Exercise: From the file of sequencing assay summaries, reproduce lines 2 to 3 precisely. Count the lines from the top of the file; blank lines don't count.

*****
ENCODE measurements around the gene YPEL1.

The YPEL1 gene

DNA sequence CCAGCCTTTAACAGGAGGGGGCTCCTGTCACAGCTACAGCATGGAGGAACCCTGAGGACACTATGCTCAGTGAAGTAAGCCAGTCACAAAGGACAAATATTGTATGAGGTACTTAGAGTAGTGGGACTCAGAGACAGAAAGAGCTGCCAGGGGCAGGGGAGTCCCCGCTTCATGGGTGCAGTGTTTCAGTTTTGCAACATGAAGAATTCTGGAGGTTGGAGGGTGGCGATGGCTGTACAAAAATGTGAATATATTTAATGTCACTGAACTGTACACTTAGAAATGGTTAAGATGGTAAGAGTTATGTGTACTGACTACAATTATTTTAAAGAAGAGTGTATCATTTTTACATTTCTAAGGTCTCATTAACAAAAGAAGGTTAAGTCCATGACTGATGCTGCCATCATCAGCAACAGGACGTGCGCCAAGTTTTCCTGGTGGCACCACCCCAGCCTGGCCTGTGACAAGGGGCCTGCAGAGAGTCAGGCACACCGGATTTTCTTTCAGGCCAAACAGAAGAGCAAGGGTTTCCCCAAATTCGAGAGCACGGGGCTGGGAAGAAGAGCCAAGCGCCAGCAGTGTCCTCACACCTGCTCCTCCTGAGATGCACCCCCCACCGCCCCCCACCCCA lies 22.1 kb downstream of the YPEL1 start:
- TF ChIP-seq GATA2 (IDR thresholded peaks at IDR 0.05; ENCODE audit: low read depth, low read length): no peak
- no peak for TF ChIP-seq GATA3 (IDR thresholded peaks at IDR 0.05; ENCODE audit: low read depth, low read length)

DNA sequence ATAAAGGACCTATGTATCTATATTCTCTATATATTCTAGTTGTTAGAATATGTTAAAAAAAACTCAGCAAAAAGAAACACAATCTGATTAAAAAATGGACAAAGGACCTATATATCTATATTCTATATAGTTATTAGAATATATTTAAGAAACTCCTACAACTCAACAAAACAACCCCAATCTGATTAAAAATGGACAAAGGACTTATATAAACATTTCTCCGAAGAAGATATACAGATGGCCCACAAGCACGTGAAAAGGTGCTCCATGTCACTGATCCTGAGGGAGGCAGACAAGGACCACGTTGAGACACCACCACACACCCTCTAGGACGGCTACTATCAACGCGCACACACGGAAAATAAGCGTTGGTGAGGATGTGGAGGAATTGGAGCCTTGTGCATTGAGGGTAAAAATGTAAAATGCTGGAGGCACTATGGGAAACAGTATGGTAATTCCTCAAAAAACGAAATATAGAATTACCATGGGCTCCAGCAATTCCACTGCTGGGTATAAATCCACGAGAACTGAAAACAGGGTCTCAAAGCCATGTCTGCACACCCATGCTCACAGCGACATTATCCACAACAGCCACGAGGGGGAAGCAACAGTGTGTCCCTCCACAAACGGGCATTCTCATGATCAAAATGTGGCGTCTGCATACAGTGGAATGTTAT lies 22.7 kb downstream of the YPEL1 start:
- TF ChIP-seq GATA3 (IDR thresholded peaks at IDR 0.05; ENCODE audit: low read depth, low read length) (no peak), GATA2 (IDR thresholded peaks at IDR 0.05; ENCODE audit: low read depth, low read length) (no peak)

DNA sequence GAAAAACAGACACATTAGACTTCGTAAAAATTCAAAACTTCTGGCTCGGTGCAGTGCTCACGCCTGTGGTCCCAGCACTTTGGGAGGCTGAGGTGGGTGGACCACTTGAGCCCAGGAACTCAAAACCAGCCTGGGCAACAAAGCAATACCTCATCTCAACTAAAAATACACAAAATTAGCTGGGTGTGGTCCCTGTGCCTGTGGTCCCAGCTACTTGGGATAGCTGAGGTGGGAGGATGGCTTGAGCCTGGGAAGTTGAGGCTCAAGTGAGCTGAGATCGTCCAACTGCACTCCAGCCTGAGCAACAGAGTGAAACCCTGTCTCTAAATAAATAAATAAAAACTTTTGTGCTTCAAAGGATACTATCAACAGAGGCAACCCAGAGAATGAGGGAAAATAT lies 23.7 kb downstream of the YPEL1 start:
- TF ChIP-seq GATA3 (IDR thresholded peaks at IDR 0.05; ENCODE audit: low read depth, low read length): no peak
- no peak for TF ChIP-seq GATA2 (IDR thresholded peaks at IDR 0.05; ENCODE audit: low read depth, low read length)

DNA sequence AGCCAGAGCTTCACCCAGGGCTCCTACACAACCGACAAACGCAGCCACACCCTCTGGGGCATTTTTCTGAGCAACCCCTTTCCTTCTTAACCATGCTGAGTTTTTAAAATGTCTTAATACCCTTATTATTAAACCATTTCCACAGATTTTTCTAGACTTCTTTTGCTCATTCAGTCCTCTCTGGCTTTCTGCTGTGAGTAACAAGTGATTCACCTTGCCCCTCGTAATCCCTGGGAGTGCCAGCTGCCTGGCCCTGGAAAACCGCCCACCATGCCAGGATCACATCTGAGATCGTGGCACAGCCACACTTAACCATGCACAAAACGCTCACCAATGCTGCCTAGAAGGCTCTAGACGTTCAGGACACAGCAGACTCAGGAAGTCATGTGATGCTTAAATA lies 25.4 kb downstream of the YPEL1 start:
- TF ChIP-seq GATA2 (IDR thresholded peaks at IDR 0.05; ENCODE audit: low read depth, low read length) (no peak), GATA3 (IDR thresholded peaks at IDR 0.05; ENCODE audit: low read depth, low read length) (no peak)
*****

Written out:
The YPEL1 gene

DNA sequence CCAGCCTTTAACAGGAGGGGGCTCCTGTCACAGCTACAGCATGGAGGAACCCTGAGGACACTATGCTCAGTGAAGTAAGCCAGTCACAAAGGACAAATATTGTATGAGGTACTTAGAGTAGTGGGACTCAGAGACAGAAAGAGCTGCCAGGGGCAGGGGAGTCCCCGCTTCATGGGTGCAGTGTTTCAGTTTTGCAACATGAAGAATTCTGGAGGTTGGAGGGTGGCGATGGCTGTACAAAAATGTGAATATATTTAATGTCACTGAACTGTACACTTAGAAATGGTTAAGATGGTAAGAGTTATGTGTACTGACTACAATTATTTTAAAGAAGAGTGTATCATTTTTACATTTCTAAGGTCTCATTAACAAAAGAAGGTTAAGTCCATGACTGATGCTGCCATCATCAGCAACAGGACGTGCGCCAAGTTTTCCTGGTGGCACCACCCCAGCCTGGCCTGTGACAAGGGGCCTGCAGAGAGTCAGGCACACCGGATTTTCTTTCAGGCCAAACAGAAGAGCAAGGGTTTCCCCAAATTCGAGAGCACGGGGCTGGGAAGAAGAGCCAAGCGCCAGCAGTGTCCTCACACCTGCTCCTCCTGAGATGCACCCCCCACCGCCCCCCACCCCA lies 22.1 kb downstream of the YPEL1 start: